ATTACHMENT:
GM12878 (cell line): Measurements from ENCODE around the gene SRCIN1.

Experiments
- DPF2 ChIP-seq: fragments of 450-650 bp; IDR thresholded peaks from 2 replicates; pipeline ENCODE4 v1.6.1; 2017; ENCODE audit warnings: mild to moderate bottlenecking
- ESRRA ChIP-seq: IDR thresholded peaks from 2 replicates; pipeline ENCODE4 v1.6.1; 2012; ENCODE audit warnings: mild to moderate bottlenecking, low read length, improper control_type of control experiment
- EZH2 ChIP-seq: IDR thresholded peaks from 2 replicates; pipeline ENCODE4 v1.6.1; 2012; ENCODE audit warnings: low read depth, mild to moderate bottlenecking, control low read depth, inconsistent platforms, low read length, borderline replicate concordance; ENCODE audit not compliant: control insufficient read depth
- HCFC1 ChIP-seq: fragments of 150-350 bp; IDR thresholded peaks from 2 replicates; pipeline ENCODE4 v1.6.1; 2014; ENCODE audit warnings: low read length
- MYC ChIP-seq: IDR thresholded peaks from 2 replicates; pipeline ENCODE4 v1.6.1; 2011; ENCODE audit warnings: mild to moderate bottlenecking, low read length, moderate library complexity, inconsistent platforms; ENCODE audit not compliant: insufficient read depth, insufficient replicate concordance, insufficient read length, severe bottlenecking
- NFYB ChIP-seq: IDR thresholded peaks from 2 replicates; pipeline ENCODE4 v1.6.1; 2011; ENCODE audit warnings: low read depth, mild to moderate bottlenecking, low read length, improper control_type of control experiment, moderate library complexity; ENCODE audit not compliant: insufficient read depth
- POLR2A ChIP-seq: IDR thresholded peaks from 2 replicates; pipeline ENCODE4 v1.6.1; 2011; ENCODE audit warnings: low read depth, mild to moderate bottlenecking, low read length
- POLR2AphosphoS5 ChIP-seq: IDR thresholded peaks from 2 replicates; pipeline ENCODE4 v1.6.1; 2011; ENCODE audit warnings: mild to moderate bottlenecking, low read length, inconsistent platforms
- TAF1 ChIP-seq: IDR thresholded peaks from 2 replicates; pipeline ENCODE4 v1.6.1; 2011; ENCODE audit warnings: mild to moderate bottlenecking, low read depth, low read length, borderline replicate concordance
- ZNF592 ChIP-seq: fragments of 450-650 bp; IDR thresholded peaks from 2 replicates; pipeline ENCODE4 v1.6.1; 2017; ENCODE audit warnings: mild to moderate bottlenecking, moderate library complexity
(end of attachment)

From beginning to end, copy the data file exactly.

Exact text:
GM12878 (cell line): Measurements from ENCODE around the gene SRCIN1.

Experiments
- DPF2 ChIP-seq: fragments of 450-650 bp; IDR thresholded peaks from 2 replicates; pipeline ENCODE4 v1.6.1; 2017; ENCODE audit warnings: mild to moderate bottlenecking
- ESRRA ChIP-seq: IDR thresholded peaks from 2 replicates; pipeline ENCODE4 v1.6.1; 2012; ENCODE audit warnings: mild to moderate bottlenecking, low read length, improper control_type of control experiment
- EZH2 ChIP-seq: IDR thresholded peaks from 2 replicates; pipeline ENCODE4 v1.6.1; 2012; ENCODE audit warnings: low read depth, mild to moderate bottlenecking, control low read depth, inconsistent platforms, low read length, borderline replicate concordance; ENCODE audit not compliant: control insufficient read depth
- HCFC1 ChIP-seq: fragments of 150-350 bp; IDR thresholded peaks from 2 replicates; pipeline ENCODE4 v1.6.1; 2014; ENCODE audit warnings: low read length
- MYC ChIP-seq: IDR thresholded peaks from 2 replicates; pipeline ENCODE4 v1.6.1; 2011; ENCODE audit warnings: mild to moderate bottlenecking, low read length, moderate library complexity, inconsistent platforms; ENCODE audit not compliant: insufficient read depth, insufficient replicate concordance, insufficient read length, severe bottlenecking
- NFYB ChIP-seq: IDR thresholded peaks from 2 replicates; pipeline ENCODE4 v1.6.1; 2011; ENCODE audit warnings: low read depth, mild to moderate bottlenecking, low read length, improper control_type of control experiment, moderate library complexity; ENCODE audit not compliant: insufficient read depth
- POLR2A ChIP-seq: IDR thresholded peaks from 2 replicates; pipeline ENCODE4 v1.6.1; 2011; ENCODE audit warnings: low read depth, mild to moderate bottlenecking, low read length
- POLR2AphosphoS5 ChIP-seq: IDR thresholded peaks from 2 replicates; pipeline ENCODE4 v1.6.1; 2011; ENCODE audit warnings: mild to moderate bottlenecking, low read length, inconsistent platforms
- TAF1 ChIP-seq: IDR thresholded peaks from 2 replicates; pipeline ENCODE4 v1.6.1; 2011; ENCODE audit warnings: mild to moderate bottlenecking, low read depth, low read length, borderline replicate concordance
- ZNF592 ChIP-seq: fragments of 450-650 bp; IDR thresholded peaks from 2 replicates; pipeline ENCODE4 v1.6.1; 2017; ENCODE audit warnings: mild to moderate bottlenecking, moderate library complexity